• Measurement of cystatin C to assess cardiovascular risk is considered investigational in the risk assessment and management of cardiovascular disease. Cystatin C is not covered according to Title XVIII of the Social Security Act, §1861(xx)(1). Therefore, cystatin C measurement is considered not medically reasonable and necessary. 
  • Based on the Kidney Disease Outcomes Quality Initiative (KDOQI™) US Commentary on the 2012 Kidney Disease: Improving Global Outcomes (KDIGO) Clinical Practice Guideline for the Evaluation and Management of CKD, cystatin C testing is considered not medically reasonable and necessary for patients with following stages of CKD:
    • Stage 1 Kidney damage with normal or elevated GFR > 90 ml/min/1.73 m2
    • Stage 2 Kidney damage with mild decrease in GFR 60-89 ml/min/1.73 m2 
    • Stage 3B Moderately to Severely decreased GFR 30-44 ml/min/1.73 m2
    • Stage 4 Severely decreased GFR 15-29 ml/min/1.73 m2
    • Stage 5 Kidney Failure GFR < 15 ml/min/1.73 m2

 

Summary of Evidence

Evidence-based clinical guidelines.

KDIGO 2012 Clinical Practice Guideline for the Evaluation and Management of Chronic Kidney Disease 

“The Kidney Disease: Improving Global Outcomes (KDIGO) 2012 Clinical Practice Guideline for the Evaluation and Management of Chronic Kidney Disease (CKD) serves to update the 2002 KDOQI™ Clinical Practice Guidelines for Chronic Kidney Disease: Evaluation, Classification, and Stratification following a decade of focused research and clinical practice in CKD. The document aims to provide state-of-the-art guidance on the evaluation, management and treatment for all patients with CKD. Specifically, the guideline retains the definition of CKD but presents an enhanced classification framework for CKD; elaborates on the identification and prognosis of CKD; discusses the management of progression and complications of CKD; and expands on the continuum of CKD care: timing of specialist referral, ongoing management of people with progressive CKD, timing of the initiation of dialysis, and finally the implementation of a treatment program, which includes comprehensive conservative management. The development of the guideline followed an explicit process of evidence review and appraisal. Treatment approaches are addressed in each chapter and guideline recommendations are based on systematic reviews of relevant trials. Practical comments or statements which serve as educational purposes are ungraded, but included as important information for the readership. Appraisal of the quality of the evidence and the strength of recommendations followed the GRADE approach. Ongoing areas of controversies, limitations of the evidence, and international relevance are discussed and additional suggestions are provided for future research.”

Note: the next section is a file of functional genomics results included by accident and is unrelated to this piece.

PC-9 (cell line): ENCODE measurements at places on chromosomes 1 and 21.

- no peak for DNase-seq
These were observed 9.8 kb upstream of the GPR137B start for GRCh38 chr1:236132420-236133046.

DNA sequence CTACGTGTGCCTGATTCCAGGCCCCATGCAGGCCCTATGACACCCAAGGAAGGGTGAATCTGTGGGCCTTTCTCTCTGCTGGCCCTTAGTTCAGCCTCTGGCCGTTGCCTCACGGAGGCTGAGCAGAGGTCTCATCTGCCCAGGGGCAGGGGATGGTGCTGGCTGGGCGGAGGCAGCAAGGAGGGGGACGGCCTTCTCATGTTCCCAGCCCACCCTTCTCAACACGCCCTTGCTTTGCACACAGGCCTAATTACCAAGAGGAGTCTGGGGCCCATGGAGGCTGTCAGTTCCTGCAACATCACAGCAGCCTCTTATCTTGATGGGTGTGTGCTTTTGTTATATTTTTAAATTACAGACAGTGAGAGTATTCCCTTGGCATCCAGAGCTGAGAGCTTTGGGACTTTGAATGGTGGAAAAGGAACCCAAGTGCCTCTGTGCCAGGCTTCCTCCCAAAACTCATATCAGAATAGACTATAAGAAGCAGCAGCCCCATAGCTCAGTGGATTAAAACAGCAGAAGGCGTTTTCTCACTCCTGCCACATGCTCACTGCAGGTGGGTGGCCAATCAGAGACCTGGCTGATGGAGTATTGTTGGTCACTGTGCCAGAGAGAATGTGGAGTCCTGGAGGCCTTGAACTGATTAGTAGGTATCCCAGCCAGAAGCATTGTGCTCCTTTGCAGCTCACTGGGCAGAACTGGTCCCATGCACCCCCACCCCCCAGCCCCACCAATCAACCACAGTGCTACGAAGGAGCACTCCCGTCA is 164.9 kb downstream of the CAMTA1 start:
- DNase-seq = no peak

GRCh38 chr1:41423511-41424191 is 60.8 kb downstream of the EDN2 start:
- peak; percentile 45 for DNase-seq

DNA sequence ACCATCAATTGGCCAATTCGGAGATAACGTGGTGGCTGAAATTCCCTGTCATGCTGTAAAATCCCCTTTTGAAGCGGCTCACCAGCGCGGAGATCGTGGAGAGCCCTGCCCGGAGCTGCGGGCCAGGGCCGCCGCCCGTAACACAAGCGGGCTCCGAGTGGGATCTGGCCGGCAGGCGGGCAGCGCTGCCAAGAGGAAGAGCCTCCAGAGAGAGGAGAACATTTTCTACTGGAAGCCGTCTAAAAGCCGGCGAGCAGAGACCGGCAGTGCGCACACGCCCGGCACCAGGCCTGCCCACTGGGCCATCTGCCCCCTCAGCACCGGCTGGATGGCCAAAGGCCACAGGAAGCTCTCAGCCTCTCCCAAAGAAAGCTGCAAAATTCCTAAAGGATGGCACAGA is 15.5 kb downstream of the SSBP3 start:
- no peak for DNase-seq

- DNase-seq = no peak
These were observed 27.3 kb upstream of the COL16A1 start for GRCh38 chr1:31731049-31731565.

The guideline recommends using serum creatinine and a GFR estimating equation for initial assessment of CKD. It suggests using additional tests (such as cystatin C or a clearance measurement) for confirmatory testing in specific circumstances when eGFR based on serum creatinine is less accurate. Confirmation of a decreased eGFR is warranted in specific circumstances where decisions depend on more accurate knowledge of the GFR, such as confirming a diagnosis of CKD, determining eligibility for kidney donation, or adjusting the dosage of toxic drugs that are excreted by the kidneys. It also suggests measuring cystatin C in adults with eGFRcreat 45–59 ml/min/1.73 m2 who do not have markers of kidney damage if confirmation of CKD is required. Another suggestion is measuring GFR using an exogenous filtration marker under circumstances where more accurate ascertainment of GFR will impact on treatment decisions. 

 

KDOQI™ US Commentary on the 2012 KDIGO Clinical Practice Guideline for the Evaluation and Management of CKD 

“The National Kidney Foundation–Kidney Disease Outcomes Quality Initiative (NKF-KDOQI™) guideline for evaluation, classification, and stratification of chronic kidney disease (CKD) was published in 2002. The KDOQI™ guideline was well accepted by the medical and public health communities, but concerns and criticisms arose as new evidence became available since the publication of the original guidelines. KDIGO (Kidney Disease: Improving Global Outcomes) recently published an updated guideline to clarify the definition and classification of CKD and to update recommendations for the evaluation and management of individuals with CKD based on new evidence published since 2002. The primary recommendations were to retain the current definition of CKD based on decreased glomerular filtration rate or markers of kidney damage for 3 months or more and to include the cause of kidney disease and level of albuminuria, as well as level of glomerular filtration rate, for CKD classification. NKF-KDOQI™ convened a work group to write a commentary on the KDIGO guideline in order to assist US practitioners in interpreting the KDIGO guideline and determining its applicability within their own practices. Overall, the commentary work group agreed with most of the recommendations contained in the KDIGO guidelines, particularly the recommendations regarding the definition and classification of CKD. However, there were some concerns about incorporating the cause of disease into CKD classification, in addition to certain recommendations for evaluation and management.”